Kamyanka-Buz’ka Old Jewish Cemetery

Cemetery Information

Country
Ukraine
Region
Lviv
District
Kamianka-Buzka
Settlement
Kamyanka-Buz'ka
Site address
Kamyanka-Buz'ka Old Jewish Cemetery
GPS coordinates
50.10567,24.34627
Perimeter length
553 metres
Is the cemetery demolished
yes
Type and height of existing fence
No fence
Preservation condition
Demolished and overbuilt Jewish cemetery
General site condition
Demolished and overbuilt Jewish cemetery. A cinema and publishing house are built over the western part of the cemetery site. A public park is located on the eastern part.
Number of existing gravestones
About 60 fragments of gravestones are stored in the yard of the publishing house. These fragments should be checked and cleared for the exact dating of the cemetery site.
Date of oldest tombstone
Date of newest tombstone
Urgency of erecting a fence
High
Land ownership
Municipality
Preserved construction on site
Drone surveys
Yes

Historical overview

The exact period of the cemetery’s establishment is unknown. It appears on Austro-Hungarian maps of the 1880s. But most probably the cemetery was founded much earlier, in 17-18th century. The first records of Jews date to 1465. In 1589, the Jewish community obtained the right to purchase houses and engage in trade. In 1627, the community got permission to build a synagogue. 552 Jews lived in Kamyanka in 1765. In 1837, Sholom Rosenfeld (1800–1852) founded the Hasidic dynasty. In the late 19th – early 20th century, the Jewish population was constantly growing from 2,922 (47.8% of the total population) in 1880 to 3,549 (43.8% of the total population) in 1910, it reached the peak of 3,142 people and almost the half of the total population 48.4% in 1890. During WWI the condition of the Jewish community worsen, and by 1921, it numbered 2,685 (41.2% of the total population). In the interwar period, the Zionist movement was popular among the Jews. In 1931, the Jewish population increased again to 3,283. On June 28, 1941, the Wehrmacht troops occupied Kamyanka. On September 15, 1942, around 1,500 Jews were deported to the Belzec death camp.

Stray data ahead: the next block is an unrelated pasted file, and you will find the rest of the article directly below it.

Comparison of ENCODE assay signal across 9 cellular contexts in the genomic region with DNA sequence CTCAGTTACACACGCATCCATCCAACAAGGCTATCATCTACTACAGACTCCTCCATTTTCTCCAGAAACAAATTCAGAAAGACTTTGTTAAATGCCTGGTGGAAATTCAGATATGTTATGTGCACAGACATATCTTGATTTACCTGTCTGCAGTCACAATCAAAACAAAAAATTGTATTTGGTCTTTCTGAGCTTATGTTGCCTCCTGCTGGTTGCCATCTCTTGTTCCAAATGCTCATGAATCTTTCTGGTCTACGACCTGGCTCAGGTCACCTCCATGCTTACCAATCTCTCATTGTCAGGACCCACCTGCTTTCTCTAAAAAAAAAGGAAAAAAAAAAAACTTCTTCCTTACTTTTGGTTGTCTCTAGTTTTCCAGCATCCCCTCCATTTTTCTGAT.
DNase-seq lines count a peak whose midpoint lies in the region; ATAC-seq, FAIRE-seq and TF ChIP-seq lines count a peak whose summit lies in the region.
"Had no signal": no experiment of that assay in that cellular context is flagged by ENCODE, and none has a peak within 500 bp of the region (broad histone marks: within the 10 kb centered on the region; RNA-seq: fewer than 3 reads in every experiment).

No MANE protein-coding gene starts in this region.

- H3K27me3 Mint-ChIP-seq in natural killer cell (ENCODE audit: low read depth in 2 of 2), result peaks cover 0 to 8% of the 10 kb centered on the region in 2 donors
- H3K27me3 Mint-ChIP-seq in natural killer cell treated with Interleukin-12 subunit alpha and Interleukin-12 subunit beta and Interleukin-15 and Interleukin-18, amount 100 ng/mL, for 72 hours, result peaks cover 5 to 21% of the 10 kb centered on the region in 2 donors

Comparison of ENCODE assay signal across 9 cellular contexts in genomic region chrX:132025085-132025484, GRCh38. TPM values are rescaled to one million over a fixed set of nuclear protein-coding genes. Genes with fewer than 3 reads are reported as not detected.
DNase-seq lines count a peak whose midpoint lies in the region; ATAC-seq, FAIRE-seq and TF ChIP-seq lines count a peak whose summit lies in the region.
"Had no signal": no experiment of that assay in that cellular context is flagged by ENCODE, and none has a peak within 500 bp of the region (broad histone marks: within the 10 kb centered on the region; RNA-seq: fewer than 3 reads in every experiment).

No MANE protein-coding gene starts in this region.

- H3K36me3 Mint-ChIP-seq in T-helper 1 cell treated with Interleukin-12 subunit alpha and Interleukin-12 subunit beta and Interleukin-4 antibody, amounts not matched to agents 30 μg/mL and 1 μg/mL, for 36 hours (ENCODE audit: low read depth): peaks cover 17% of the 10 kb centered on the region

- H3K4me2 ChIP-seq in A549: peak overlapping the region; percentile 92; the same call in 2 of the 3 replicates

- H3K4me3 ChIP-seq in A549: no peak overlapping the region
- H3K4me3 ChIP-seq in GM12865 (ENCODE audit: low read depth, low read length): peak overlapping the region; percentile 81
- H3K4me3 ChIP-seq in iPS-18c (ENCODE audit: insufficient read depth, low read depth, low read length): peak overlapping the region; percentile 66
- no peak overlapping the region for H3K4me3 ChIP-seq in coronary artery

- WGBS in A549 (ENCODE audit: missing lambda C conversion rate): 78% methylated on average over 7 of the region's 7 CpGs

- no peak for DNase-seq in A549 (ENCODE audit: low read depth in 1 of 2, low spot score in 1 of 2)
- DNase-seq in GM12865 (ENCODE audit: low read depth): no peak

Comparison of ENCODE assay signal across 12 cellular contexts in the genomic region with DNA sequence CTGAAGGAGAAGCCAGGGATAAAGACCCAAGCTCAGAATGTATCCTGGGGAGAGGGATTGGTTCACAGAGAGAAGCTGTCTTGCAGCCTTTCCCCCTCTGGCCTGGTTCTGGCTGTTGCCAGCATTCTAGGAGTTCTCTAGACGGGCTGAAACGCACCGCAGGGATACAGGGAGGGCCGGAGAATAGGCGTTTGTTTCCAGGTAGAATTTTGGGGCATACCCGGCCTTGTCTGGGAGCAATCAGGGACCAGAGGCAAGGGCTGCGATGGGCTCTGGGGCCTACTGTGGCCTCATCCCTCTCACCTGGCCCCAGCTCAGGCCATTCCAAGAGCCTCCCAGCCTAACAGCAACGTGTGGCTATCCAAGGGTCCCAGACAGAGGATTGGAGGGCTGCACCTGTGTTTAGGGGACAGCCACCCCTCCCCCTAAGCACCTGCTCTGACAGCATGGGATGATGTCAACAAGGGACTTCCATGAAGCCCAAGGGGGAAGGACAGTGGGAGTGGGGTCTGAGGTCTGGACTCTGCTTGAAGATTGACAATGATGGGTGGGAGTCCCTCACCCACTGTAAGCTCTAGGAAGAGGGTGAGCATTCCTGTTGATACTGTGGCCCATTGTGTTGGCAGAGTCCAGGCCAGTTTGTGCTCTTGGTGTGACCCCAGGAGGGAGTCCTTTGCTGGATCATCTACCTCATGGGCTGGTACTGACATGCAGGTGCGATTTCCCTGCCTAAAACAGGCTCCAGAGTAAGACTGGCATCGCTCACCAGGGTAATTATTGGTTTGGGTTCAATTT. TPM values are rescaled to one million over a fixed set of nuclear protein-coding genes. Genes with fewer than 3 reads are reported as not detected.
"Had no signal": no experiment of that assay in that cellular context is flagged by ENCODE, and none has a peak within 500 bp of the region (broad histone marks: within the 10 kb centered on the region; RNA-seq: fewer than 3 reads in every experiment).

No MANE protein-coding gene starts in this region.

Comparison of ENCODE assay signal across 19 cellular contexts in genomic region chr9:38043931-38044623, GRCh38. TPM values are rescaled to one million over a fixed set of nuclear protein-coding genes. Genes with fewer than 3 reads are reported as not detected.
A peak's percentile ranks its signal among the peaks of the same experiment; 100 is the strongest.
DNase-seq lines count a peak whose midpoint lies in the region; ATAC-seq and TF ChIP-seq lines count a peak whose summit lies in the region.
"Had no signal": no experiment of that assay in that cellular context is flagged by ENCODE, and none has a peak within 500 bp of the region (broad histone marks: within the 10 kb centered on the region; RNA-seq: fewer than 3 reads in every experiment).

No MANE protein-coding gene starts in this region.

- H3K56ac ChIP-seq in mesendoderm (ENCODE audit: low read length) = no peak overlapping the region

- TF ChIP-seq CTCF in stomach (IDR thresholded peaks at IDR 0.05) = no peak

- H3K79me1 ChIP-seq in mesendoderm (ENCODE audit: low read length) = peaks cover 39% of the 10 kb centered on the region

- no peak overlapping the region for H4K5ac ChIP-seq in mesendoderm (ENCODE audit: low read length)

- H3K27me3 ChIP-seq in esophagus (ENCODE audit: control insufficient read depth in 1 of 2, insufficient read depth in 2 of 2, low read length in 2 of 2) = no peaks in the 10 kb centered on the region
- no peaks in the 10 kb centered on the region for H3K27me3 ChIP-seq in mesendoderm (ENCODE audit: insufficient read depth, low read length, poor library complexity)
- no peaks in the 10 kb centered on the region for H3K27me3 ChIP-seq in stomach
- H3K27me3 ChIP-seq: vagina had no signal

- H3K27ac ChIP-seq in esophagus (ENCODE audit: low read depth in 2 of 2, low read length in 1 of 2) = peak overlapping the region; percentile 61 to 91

View 3D model